The new all-electric Nissan Leaf, which is due to hit the Australian market in August of this year, has received the maximum safety rating from Australia’s new car safety assessment body, ANCAP.
The Leaf, which last year was given an upgraded 40kWh battery taking its driving range up to 315km on the NEDC cycle (in real world driving conditions this is expected to be more like 240km), has been recognised in the US as the cheapest electric car to own over a 5 year period.
As one of Australia’s most affordable electric cars (it has been slated to start at just under $A50,000 before on road costs when it goes on sale in a few months), the new safety rating will be another drawcard for drivers looking for safety as well as reduced emissions and running costs.
The rating, which was officially posted on the ANCAP website on Tuesday, applies to the new 2019 Leaf that will be introduced in Australia as well as the 2018 Nissan Leaf that has been available in New Zealand since last year.
With a 100% rating for side impact for both adults and children and 100% rating for pole (oblique) impacts (this is not measured for children), the Nissan Leaf achieved a 95% overall rating for adult occupants and 85% overall rating for child occupants.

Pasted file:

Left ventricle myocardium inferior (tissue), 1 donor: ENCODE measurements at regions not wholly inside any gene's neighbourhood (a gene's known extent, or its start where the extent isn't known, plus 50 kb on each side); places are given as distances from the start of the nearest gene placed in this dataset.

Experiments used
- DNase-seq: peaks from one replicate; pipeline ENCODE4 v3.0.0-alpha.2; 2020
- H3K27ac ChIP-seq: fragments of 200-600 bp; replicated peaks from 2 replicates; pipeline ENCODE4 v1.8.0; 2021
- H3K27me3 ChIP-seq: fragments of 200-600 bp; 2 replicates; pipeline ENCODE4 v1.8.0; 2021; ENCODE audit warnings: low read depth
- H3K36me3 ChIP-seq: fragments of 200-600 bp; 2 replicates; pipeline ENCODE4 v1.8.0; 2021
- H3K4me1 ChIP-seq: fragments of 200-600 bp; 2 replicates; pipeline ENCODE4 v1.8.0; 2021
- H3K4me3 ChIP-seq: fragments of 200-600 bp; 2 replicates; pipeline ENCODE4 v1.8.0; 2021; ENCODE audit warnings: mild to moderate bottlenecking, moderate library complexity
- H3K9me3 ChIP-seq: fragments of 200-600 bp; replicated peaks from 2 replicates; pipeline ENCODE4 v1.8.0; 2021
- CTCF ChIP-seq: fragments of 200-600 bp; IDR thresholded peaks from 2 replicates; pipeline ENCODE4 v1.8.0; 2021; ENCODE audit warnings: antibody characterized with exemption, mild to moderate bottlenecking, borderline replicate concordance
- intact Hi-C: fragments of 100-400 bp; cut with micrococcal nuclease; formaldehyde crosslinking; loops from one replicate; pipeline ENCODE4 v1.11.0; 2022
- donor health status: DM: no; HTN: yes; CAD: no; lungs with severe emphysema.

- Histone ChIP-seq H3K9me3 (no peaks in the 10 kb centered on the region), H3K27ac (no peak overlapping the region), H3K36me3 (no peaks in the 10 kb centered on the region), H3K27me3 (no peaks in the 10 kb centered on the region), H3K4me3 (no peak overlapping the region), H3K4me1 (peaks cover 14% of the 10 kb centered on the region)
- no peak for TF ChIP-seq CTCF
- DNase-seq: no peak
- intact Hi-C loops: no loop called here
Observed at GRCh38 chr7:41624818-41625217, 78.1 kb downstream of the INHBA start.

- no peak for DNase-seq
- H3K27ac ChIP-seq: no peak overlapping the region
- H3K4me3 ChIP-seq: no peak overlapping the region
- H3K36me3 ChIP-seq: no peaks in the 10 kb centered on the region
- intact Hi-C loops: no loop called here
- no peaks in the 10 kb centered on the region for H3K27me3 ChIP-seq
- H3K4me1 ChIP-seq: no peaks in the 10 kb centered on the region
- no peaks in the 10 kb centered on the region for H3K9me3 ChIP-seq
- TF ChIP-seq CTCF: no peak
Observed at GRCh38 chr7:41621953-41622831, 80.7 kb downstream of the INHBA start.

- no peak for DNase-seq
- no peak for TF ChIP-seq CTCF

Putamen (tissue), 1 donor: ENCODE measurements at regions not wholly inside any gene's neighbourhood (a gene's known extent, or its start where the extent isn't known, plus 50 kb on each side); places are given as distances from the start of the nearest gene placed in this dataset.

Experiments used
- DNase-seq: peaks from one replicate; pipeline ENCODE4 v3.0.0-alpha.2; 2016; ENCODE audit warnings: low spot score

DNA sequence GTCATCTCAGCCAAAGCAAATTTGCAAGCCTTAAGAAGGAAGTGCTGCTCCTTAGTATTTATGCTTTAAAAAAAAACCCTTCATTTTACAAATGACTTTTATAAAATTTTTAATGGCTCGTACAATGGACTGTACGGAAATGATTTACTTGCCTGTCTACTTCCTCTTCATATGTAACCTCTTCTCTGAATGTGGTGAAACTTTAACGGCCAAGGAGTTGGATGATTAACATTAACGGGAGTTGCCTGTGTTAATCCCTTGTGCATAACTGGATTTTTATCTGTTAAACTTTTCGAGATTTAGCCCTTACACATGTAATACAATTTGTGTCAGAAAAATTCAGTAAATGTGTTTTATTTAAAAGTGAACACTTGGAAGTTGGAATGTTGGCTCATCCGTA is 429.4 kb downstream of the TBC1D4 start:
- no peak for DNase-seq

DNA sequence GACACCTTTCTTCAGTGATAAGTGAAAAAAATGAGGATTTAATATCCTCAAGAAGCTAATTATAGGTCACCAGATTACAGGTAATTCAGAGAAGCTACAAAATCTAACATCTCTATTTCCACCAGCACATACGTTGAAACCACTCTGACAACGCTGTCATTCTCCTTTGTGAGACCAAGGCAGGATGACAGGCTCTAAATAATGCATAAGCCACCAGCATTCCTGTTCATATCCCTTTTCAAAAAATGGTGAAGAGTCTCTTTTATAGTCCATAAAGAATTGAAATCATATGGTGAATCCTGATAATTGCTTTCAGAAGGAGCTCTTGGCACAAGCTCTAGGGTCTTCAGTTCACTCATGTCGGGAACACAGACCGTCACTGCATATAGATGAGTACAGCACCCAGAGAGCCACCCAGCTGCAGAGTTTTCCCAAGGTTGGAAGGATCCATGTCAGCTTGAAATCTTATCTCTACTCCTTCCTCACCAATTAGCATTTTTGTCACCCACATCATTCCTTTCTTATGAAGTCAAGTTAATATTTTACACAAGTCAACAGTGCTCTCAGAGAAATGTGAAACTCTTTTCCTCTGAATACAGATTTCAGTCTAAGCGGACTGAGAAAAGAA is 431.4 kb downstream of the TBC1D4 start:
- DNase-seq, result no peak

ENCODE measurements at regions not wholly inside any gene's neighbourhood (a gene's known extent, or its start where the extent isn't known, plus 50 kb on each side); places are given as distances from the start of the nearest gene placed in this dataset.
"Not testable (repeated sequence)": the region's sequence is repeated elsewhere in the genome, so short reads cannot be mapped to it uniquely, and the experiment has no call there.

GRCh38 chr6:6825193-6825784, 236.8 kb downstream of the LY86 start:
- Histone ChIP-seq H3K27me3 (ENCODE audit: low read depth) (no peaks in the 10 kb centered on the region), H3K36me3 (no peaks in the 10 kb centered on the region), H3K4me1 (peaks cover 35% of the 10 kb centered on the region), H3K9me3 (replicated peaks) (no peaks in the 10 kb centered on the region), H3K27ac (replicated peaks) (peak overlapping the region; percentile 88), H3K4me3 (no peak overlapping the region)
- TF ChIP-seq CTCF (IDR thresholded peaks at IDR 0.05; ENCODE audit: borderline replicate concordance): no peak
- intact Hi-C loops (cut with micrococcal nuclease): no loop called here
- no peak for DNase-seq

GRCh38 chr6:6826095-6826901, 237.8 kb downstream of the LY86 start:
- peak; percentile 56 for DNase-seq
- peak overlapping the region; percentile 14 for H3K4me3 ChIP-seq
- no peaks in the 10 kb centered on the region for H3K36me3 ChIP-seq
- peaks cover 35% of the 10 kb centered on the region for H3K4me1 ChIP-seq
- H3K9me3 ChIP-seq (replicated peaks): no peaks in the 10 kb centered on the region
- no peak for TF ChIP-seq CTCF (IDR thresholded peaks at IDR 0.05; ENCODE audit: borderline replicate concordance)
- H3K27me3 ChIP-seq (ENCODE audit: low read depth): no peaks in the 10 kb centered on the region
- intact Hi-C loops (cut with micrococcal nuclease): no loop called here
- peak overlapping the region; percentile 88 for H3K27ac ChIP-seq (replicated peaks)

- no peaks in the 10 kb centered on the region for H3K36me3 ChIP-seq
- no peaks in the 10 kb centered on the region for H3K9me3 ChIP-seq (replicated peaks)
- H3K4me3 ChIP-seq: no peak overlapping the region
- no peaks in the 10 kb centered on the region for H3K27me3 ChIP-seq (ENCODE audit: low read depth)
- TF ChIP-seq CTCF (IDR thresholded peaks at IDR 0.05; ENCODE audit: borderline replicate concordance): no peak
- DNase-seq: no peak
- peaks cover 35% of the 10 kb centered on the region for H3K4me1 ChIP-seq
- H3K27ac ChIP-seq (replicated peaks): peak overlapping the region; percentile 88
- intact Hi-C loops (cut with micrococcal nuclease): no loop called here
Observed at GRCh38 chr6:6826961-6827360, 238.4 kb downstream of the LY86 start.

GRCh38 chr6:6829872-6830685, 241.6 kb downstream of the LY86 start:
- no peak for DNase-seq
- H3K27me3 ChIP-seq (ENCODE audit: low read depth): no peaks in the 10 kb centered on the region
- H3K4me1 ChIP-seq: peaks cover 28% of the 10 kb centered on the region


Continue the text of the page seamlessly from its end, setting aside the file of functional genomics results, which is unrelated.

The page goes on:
Other ratings for occupants are listed on the ANCAP website as follows:
“The rating for the Nissan Leaf provides consumers and fleet buyers with another safe electric vehicle option,” said ANCAP boss James Goodwin in a statement.
Dual frontal, side chest-protecting and side head-protecting airbags come as standard with the new Nissan Leaf, and ANCAP’s rating also gives the Nissan Leaf full points for upper and lower leg impact, totalling 71% rating for “Vulnerable Road User Protection”.
Safety features, which in the Nissan Leaf include autonomous emergency braking (AEB), lane assist and blind spot monitoring, did not score so well.
ANCAP gave the Leaf just 1.6 out of 3 for speed assistance, and while the AEB system scored relatively well for interurban driving (2.6 out of a possible 3), the overall rating for safety assist features was only 70% – just enough to earn a full star rating according to ANCAP standards.
“Good levels of protection were observed for adult and child occupants, and performance of its lane keep assist and autonomous emergency braking systems was rated ‘Good’,” Goodwin said.
“We are justifiably proud of Nissan LEAF and we are delighted to receive this five star ANCAP safety rating,” said Nissan Australia’s managing director Stephen Lester in a statement to the press of the new Leaf’s gold star achievement.
“Nissan LEAF is packed with a strong assortment of active and passive standard safety that brings peace of mind to everyone that is considering this vehicle as their next new car purchase,” Lester said.
Bridie Schmidt is lead reporter for The Driven, sister site of Renew Economy. She specialises in writing about new technology and has been writing about electric vehicles for two years. She has a keen interest in the role that zero emissions transport has to play in sustainability and is co-organiser of the Northern Rivers Electric Vehicle Forum.